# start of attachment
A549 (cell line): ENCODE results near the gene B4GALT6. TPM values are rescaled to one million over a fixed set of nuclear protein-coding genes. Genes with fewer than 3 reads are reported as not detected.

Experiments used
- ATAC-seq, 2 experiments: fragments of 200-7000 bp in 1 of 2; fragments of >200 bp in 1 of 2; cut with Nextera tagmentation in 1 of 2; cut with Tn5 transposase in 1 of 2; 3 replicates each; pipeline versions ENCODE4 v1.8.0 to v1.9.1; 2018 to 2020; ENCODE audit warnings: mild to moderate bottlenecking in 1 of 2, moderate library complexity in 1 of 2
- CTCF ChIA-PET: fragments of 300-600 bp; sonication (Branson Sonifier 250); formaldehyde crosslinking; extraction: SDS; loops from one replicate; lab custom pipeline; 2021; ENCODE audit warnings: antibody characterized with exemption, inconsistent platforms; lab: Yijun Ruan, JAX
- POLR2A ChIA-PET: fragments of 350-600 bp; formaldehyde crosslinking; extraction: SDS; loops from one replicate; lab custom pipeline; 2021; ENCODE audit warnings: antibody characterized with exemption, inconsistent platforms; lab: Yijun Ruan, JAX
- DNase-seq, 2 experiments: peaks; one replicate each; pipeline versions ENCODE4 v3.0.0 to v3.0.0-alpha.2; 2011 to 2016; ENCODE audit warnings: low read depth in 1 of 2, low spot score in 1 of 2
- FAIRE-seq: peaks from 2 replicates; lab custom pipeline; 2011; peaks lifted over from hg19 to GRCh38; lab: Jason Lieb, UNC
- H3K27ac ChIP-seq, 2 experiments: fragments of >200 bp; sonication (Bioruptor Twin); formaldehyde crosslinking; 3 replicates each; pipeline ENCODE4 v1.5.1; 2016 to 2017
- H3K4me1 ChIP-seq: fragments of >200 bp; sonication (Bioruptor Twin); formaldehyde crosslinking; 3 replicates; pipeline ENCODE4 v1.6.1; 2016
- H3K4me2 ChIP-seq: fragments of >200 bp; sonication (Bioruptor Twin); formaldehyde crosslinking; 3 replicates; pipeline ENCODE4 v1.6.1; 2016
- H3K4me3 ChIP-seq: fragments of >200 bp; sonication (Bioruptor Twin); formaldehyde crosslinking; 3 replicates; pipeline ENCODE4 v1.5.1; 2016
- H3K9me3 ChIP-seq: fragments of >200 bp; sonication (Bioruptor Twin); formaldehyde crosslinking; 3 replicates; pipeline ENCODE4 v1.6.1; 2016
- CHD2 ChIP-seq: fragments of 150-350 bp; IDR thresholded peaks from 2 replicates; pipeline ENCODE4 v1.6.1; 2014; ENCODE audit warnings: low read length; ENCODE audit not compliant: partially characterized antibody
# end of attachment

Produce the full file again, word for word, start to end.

A549 (cell line): ENCODE results near the gene B4GALT6. TPM values are rescaled to one million over a fixed set of nuclear protein-coding genes. Genes with fewer than 3 reads are reported as not detected.

Experiments used
- ATAC-seq, 2 experiments: fragments of 200-7000 bp in 1 of 2; fragments of >200 bp in 1 of 2; cut with Nextera tagmentation in 1 of 2; cut with Tn5 transposase in 1 of 2; 3 replicates each; pipeline versions ENCODE4 v1.8.0 to v1.9.1; 2018 to 2020; ENCODE audit warnings: mild to moderate bottlenecking in 1 of 2, moderate library complexity in 1 of 2
- CTCF ChIA-PET: fragments of 300-600 bp; sonication (Branson Sonifier 250); formaldehyde crosslinking; extraction: SDS; loops from one replicate; lab custom pipeline; 2021; ENCODE audit warnings: antibody characterized with exemption, inconsistent platforms; lab: Yijun Ruan, JAX
- POLR2A ChIA-PET: fragments of 350-600 bp; formaldehyde crosslinking; extraction: SDS; loops from one replicate; lab custom pipeline; 2021; ENCODE audit warnings: antibody characterized with exemption, inconsistent platforms; lab: Yijun Ruan, JAX
- DNase-seq, 2 experiments: peaks; one replicate each; pipeline versions ENCODE4 v3.0.0 to v3.0.0-alpha.2; 2011 to 2016; ENCODE audit warnings: low read depth in 1 of 2, low spot score in 1 of 2
- FAIRE-seq: peaks from 2 replicates; lab custom pipeline; 2011; peaks lifted over from hg19 to GRCh38; lab: Jason Lieb, UNC
- H3K27ac ChIP-seq, 2 experiments: fragments of >200 bp; sonication (Bioruptor Twin); formaldehyde crosslinking; 3 replicates each; pipeline ENCODE4 v1.5.1; 2016 to 2017
- H3K4me1 ChIP-seq: fragments of >200 bp; sonication (Bioruptor Twin); formaldehyde crosslinking; 3 replicates; pipeline ENCODE4 v1.6.1; 2016
- H3K4me2 ChIP-seq: fragments of >200 bp; sonication (Bioruptor Twin); formaldehyde crosslinking; 3 replicates; pipeline ENCODE4 v1.6.1; 2016
- H3K4me3 ChIP-seq: fragments of >200 bp; sonication (Bioruptor Twin); formaldehyde crosslinking; 3 replicates; pipeline ENCODE4 v1.5.1; 2016
- H3K9me3 ChIP-seq: fragments of >200 bp; sonication (Bioruptor Twin); formaldehyde crosslinking; 3 replicates; pipeline ENCODE4 v1.6.1; 2016
- CHD2 ChIP-seq: fragments of 150-350 bp; IDR thresholded peaks from 2 replicates; pipeline ENCODE4 v1.6.1; 2014; ENCODE audit warnings: low read length; ENCODE audit not compliant: partially characterized antibody